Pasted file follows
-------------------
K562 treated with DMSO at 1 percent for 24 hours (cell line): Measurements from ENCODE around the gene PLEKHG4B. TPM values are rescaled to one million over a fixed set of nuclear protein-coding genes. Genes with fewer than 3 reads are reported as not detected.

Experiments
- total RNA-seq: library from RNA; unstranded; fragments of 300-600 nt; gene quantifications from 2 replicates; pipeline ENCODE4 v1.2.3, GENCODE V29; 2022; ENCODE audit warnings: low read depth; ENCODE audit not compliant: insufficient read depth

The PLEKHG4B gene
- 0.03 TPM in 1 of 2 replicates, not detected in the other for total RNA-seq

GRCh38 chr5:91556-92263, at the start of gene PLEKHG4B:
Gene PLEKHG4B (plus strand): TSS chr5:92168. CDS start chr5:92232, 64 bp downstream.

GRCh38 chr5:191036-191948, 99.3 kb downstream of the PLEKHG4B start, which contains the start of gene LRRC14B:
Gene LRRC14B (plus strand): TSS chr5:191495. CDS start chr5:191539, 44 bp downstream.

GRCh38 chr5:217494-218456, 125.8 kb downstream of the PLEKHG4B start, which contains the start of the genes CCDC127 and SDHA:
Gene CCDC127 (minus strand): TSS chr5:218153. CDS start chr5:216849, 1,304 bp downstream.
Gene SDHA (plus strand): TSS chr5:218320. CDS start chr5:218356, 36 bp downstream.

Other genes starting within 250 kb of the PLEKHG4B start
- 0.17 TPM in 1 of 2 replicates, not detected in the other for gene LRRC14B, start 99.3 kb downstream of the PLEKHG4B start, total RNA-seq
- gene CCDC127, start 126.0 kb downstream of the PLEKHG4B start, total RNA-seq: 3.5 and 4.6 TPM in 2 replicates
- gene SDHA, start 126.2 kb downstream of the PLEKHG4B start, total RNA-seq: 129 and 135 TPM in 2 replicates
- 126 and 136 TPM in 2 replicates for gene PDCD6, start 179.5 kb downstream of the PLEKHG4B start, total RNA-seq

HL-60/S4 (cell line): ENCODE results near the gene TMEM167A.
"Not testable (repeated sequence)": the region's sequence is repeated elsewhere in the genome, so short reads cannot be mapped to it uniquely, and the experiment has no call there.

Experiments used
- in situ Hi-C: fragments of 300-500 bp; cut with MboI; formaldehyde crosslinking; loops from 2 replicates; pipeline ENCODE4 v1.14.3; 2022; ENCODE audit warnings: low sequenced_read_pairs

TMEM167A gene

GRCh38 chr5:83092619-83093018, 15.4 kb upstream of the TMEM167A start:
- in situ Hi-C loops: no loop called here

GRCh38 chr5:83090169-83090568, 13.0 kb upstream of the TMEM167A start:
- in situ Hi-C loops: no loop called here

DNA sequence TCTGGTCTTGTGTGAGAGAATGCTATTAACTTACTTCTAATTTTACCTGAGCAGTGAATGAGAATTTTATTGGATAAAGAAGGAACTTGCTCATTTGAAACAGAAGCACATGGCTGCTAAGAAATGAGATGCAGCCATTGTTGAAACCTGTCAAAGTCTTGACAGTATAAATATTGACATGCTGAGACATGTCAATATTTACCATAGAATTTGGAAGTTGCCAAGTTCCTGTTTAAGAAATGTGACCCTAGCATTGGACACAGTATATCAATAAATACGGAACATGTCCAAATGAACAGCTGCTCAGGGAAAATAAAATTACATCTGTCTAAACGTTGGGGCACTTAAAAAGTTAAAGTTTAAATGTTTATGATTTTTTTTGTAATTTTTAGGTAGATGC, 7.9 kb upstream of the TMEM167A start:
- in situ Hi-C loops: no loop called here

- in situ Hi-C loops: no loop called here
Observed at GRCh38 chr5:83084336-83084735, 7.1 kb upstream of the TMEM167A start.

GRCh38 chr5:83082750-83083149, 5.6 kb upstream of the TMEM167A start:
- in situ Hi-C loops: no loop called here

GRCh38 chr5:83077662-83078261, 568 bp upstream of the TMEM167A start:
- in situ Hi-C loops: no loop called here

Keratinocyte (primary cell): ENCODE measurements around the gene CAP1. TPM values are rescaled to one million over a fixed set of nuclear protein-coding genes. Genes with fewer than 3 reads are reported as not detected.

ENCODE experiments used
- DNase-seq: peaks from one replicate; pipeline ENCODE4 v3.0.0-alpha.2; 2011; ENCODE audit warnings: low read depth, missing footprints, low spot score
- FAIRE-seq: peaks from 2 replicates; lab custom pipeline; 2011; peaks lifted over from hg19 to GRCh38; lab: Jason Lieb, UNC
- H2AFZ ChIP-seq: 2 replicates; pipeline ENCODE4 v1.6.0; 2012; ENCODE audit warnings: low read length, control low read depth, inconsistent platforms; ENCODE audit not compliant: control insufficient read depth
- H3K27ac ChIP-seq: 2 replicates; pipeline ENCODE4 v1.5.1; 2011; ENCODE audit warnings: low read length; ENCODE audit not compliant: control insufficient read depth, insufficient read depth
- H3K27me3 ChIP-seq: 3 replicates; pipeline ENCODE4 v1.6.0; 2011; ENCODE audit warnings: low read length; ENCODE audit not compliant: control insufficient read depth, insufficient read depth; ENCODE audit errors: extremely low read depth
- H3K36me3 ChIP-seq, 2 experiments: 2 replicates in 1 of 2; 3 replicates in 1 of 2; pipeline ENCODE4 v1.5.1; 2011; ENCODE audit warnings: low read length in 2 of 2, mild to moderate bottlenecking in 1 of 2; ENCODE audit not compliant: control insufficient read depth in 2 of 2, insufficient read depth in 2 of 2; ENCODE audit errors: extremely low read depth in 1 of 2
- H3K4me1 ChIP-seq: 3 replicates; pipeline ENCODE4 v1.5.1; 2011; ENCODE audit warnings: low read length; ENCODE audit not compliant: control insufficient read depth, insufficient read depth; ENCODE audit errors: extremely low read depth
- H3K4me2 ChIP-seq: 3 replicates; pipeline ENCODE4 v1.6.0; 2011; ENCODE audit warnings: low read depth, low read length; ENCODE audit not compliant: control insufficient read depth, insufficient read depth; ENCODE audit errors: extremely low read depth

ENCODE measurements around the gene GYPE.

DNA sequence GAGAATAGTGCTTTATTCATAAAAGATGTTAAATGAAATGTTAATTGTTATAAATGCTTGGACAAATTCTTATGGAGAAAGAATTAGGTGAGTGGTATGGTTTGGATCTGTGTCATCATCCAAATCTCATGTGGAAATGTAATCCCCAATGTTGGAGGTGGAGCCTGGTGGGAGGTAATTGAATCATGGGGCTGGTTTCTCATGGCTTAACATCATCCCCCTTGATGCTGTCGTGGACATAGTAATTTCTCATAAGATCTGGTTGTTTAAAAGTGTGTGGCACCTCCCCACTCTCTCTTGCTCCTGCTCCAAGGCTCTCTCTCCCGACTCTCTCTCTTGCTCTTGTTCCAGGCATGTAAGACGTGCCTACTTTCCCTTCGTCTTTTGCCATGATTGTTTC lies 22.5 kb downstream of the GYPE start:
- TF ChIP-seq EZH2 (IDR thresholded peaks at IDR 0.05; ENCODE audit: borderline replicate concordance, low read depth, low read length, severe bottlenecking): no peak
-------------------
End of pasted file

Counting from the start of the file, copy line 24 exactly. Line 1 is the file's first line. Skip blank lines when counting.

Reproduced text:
- in situ Hi-C loops: no loop called here